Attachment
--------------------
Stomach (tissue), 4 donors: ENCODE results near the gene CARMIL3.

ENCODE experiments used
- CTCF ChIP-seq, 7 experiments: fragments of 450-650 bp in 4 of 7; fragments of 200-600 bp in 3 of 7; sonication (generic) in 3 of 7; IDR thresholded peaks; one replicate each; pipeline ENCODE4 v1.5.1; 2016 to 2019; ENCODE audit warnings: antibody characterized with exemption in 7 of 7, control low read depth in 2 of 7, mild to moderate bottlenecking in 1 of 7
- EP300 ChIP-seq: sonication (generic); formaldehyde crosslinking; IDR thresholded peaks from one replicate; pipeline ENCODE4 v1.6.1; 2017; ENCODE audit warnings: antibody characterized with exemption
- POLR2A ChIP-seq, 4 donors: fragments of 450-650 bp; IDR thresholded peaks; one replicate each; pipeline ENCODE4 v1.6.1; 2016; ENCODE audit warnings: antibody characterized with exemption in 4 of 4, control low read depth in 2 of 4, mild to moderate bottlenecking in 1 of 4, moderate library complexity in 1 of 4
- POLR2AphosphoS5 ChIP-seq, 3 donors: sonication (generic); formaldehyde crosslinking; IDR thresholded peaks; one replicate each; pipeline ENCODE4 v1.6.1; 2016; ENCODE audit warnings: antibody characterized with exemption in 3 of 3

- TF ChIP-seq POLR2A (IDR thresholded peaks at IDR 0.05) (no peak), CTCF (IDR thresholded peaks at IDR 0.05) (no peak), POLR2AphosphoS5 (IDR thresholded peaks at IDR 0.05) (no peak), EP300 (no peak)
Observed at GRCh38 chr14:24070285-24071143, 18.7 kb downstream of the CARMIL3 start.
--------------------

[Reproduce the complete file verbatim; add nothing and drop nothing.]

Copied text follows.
Stomach (tissue), 4 donors: ENCODE results near the gene CARMIL3.

ENCODE experiments used
- CTCF ChIP-seq, 7 experiments: fragments of 450-650 bp in 4 of 7; fragments of 200-600 bp in 3 of 7; sonication (generic) in 3 of 7; IDR thresholded peaks; one replicate each; pipeline ENCODE4 v1.5.1; 2016 to 2019; ENCODE audit warnings: antibody characterized with exemption in 7 of 7, control low read depth in 2 of 7, mild to moderate bottlenecking in 1 of 7
- EP300 ChIP-seq: sonication (generic); formaldehyde crosslinking; IDR thresholded peaks from one replicate; pipeline ENCODE4 v1.6.1; 2017; ENCODE audit warnings: antibody characterized with exemption
- POLR2A ChIP-seq, 4 donors: fragments of 450-650 bp; IDR thresholded peaks; one replicate each; pipeline ENCODE4 v1.6.1; 2016; ENCODE audit warnings: antibody characterized with exemption in 4 of 4, control low read depth in 2 of 4, mild to moderate bottlenecking in 1 of 4, moderate library complexity in 1 of 4
- POLR2AphosphoS5 ChIP-seq, 3 donors: sonication (generic); formaldehyde crosslinking; IDR thresholded peaks; one replicate each; pipeline ENCODE4 v1.6.1; 2016; ENCODE audit warnings: antibody characterized with exemption in 3 of 3

- TF ChIP-seq POLR2A (IDR thresholded peaks at IDR 0.05) (no peak), CTCF (IDR thresholded peaks at IDR 0.05) (no peak), POLR2AphosphoS5 (IDR thresholded peaks at IDR 0.05) (no peak), EP300 (no peak)
Observed at GRCh38 chr14:24070285-24071143, 18.7 kb downstream of the CARMIL3 start.